James L. Robinson
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James Lowry Robinson (September 17, 1838–1887) was a Democratic politician from the U.S. state of North Carolina; he served as the fourth lieutenant governor of the state for four years and as acting Governor of North Carolina for one month in 1883.
Robinson was born and raised in Franklin, North Carolina; he served in the North Carolina militia during the American Civil War and was wounded at the Battle of Seven Pines. Robinson left the military in 1863 and opened a general store in Macon County.
Robinson was first elected to public office in 1868, when he was chosen to represent macon County in the North Carolina House of Representatives. He served there until 1875, the last three years as House Speaker. Robinson then moved up to the state senate, where he served three terms between 1876 and 1880, including one as Senate President Pro Tempore.
Robinson became lieutenant governor in 1881, on the Democratic ticket with Thomas Jordan Jarvis. Robinson served as acting Governor of North Carolina for four weeks in September 1883 when Governor Jarvis left the state for an extended period to attend an exhibition. The most notable events of his administration were two official pardons granted to prisoners, one to a dying Cherokee man, and one to a murderer who Robinson judged acted in self-defense. Robinson resigned from the office of Lieutenant Governor on 10/31/1884 in order to be a candidate for the state house [North Carolina Government, 1979 version, p. 425; also New York Times, 12/12/1884]. He was elected to the state house from Macon County and served in the legislature of 1885 [North Carolina Government, 1979 version, p. 465].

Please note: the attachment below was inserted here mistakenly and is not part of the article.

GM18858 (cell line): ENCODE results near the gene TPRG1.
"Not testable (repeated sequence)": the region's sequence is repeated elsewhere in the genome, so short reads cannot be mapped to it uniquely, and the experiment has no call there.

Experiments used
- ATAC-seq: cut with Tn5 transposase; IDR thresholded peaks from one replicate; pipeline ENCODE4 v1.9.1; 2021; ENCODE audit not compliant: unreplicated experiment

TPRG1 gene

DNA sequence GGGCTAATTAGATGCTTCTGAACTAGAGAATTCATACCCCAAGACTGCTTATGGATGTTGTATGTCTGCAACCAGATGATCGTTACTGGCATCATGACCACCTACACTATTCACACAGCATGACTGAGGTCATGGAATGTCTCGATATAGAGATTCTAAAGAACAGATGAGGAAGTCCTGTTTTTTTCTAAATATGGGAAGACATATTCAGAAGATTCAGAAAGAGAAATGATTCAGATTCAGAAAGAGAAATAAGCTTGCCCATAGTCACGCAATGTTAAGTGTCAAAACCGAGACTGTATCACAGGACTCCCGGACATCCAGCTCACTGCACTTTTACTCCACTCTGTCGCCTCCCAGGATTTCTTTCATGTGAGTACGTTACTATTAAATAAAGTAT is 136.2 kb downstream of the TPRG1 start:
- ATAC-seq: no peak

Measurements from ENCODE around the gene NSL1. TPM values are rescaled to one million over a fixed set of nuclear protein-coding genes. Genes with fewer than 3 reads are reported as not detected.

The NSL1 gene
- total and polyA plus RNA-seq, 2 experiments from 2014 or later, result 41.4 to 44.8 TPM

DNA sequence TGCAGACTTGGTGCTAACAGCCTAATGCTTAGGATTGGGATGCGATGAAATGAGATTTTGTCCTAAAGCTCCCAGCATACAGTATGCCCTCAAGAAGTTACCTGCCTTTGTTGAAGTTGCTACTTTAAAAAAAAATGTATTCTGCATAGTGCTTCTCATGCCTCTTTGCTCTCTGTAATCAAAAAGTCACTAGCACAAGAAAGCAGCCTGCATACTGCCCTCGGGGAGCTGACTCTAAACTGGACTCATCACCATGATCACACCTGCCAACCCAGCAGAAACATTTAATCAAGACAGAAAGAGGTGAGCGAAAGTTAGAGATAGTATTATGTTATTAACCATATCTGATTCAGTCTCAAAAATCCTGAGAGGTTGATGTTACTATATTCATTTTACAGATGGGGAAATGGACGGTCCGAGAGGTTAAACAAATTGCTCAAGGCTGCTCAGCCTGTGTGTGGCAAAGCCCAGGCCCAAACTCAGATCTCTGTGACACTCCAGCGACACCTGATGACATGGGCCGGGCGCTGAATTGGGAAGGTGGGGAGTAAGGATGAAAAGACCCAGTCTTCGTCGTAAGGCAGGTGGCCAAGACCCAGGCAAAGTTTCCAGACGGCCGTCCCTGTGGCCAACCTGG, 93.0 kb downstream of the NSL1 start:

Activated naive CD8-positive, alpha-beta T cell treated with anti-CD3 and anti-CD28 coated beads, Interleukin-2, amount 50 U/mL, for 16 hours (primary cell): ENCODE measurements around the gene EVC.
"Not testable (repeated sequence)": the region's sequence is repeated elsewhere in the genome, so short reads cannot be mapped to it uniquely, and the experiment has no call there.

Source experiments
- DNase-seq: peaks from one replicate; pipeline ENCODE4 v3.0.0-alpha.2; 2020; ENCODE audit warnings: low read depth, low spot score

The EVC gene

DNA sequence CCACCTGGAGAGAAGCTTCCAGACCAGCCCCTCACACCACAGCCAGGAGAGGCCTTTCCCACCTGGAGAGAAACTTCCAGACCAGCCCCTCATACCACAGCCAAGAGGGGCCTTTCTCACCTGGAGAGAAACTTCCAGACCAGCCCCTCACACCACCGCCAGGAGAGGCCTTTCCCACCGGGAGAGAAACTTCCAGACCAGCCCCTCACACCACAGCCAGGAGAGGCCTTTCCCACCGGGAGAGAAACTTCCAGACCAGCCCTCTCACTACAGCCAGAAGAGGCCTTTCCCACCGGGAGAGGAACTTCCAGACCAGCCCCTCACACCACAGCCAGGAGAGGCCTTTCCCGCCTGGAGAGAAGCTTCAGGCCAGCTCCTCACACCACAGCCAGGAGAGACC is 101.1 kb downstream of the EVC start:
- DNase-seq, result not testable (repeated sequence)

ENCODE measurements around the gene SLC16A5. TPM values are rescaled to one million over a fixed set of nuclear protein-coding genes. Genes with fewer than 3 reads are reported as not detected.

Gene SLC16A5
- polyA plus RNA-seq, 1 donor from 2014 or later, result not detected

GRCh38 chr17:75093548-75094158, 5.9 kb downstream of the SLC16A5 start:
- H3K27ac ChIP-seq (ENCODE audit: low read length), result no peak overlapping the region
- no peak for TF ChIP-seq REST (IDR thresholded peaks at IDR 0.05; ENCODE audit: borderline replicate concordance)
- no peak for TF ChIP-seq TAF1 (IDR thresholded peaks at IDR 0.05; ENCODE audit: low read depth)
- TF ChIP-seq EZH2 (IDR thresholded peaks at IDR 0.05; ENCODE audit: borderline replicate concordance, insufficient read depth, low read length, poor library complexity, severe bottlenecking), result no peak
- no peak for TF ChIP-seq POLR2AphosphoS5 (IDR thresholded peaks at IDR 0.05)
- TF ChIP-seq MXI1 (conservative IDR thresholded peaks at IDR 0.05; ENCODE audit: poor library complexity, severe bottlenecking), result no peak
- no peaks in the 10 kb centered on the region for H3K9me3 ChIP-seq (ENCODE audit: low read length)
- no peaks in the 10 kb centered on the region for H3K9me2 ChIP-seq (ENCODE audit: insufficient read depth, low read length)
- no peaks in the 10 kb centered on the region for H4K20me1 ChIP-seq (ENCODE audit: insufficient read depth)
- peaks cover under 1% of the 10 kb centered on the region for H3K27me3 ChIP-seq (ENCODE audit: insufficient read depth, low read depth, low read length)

After his term in the state house, Robinson suffered from financial difficulties. The Raleigh News and Observer reported on 6/11/1887 that Robinson was deathly ill and was being treated by a doctor from Asheville. Robinson died later in the year, according to a list of North Carolinians who died in 1887 listed in the Fayetteville Observer on 1/19/1888.
Thomas J. Jarvis
|Lieutenant Governor of North Carolina
Charles M. Stedman
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